I absolutely loved the book and the wonderful way it's author, Robyn Annear transports the reader back to the muddy streets of old Melbourne when it was new. 

Well, sat alongside it, in Melbournalia, were copies of A City Lost & Found: Whelan The Wrecker's Melbourne also by Robyn Annear. Now I'd heard about this one, and had been keeping my eye out for a copy, not just because I'm a mad book-buying fiend.... but because, for my living, I am also a wrecker, or demolition worker! Whelan's are part of not only my industry's history, but as Robyn clearly realised, Melbourne's. 

These mysterious alignments of interests having been brought into being by the fates of book loving.... I thought I'd drop Robyn Annear a line or two and ask for an interview for the entertainment of you, dear reader... She kindly agreed, and here it is....

Robyn Annear, you’re in danger of becoming Melbourne’s unofficial chronicler, how does the title sit with you?
Well, ha, Stevie. Have you noticed I haven’t had a book published for ten years now? If I think of myself as a writer these days, it’s more in the past tense. Having said that, I’d be happy with ‘unofficial’ chronicler; it sounds literally ‘off the books’.

Do you feel a kinship with Melbourne considering you’re a bit of a country lass at heart?
It’s the other way round: I’m a city lass at heart. Even though I’ve lived out of town for 25 years now, the pace here and the lack of variety (people, places) can feel limiting. Also, I like anonymity. Can’t get that in a country town. Plus, what I really like is miles upon miles of footpath unspooling in all directions. We’re short on that around here. So a kinship with Melbourne? Yeah. It’s the place I know better than any other, and it still surprises me.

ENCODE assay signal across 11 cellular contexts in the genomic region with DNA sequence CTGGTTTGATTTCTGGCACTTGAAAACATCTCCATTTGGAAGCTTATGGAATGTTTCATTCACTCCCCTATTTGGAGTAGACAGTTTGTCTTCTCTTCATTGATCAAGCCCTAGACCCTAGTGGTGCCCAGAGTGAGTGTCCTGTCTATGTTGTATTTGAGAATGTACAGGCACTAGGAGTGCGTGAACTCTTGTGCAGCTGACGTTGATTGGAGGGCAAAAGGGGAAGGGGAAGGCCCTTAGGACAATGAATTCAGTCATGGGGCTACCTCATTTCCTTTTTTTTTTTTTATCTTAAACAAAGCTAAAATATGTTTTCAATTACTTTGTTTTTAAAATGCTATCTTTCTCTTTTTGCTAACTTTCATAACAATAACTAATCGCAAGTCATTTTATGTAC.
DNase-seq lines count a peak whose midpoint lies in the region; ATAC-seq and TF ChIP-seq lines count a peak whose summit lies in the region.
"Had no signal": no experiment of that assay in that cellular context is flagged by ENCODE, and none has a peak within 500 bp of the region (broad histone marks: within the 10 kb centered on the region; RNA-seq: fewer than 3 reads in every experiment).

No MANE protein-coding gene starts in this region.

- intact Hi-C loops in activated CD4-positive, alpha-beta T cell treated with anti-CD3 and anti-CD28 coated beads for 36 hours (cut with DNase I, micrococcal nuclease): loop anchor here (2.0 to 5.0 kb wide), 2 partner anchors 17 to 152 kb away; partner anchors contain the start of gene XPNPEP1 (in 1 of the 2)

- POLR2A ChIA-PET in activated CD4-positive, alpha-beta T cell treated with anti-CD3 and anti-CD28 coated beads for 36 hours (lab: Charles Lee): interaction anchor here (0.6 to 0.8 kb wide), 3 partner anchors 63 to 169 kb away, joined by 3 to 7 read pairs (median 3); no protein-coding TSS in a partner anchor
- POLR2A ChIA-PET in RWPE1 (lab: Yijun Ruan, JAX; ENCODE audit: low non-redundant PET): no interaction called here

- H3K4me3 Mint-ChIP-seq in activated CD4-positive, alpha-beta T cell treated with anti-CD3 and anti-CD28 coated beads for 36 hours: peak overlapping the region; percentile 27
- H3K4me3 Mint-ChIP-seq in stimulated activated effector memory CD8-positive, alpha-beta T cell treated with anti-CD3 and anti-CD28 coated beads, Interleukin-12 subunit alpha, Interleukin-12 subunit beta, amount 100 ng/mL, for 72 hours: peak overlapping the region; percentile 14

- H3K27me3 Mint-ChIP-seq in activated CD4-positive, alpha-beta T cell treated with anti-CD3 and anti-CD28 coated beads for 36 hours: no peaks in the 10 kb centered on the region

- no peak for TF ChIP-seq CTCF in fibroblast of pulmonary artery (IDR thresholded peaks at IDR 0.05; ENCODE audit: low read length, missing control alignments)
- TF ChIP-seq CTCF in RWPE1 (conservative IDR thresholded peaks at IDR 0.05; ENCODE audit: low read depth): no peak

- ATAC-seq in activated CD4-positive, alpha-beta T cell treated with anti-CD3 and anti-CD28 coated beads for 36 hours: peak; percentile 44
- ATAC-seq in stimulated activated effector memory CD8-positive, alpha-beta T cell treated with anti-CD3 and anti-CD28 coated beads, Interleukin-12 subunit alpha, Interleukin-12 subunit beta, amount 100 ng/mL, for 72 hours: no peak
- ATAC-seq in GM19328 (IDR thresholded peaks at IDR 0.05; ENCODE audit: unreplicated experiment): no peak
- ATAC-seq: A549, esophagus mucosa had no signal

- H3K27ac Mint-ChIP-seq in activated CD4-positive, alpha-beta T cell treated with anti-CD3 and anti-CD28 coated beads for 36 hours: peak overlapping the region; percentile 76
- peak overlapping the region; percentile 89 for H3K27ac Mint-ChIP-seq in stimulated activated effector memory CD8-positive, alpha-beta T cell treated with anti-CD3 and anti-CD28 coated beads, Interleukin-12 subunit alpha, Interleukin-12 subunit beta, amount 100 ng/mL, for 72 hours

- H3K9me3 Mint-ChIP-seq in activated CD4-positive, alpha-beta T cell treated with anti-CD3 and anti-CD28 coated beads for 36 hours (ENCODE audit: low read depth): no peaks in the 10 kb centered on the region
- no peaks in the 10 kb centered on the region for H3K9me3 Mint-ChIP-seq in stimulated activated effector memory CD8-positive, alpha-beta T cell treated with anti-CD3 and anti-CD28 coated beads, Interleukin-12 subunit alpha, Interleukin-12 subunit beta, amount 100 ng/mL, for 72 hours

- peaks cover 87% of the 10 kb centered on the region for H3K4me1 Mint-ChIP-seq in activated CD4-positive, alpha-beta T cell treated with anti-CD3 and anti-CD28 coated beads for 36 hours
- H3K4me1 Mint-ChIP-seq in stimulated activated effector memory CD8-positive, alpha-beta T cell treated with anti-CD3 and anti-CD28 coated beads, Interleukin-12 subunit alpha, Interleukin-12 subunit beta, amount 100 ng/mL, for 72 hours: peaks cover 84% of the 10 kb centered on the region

What part of the city makes you feel most comfortable?
Flagstaff Gardens, I like a lot. Collins Street. Little Bourke Street west and Little Lonsdale West and their laneways. The main shopping drags are just mad with unruly pedestrianism.

Which are your favourite bookstores to visit?
City Basement Books is far and away my favourite. I especially like their ‘new arrivals’ table and the shelf at the counter where they keep old books without covers (and covers without books!). I’ve found treasures there for just a dollar or two. As for new books, I like Hill of Content. The ‘hallowed’ atmosphere there works for me. It’s a danger, too, though, as it encourages ‘aspirational’ book buying. You know how, in that hushed, rarefied kind of setting, it’s easy to imagine yourself with hours of unbroken leisure for reading – when real life (for me, anyway) isn’t like that at all. Like most people, I read books mostly in grabs, between interruptions.

How often do you come into the city these days?
Right now, I only make it to the city about once a month – which is killing me. Family and work demands are keeping me close to home. I hope that’ll change soon, though. In the meantime, I explore the city streets using Google Street View. Not quite the real thing, but…

What do you read for pleasure?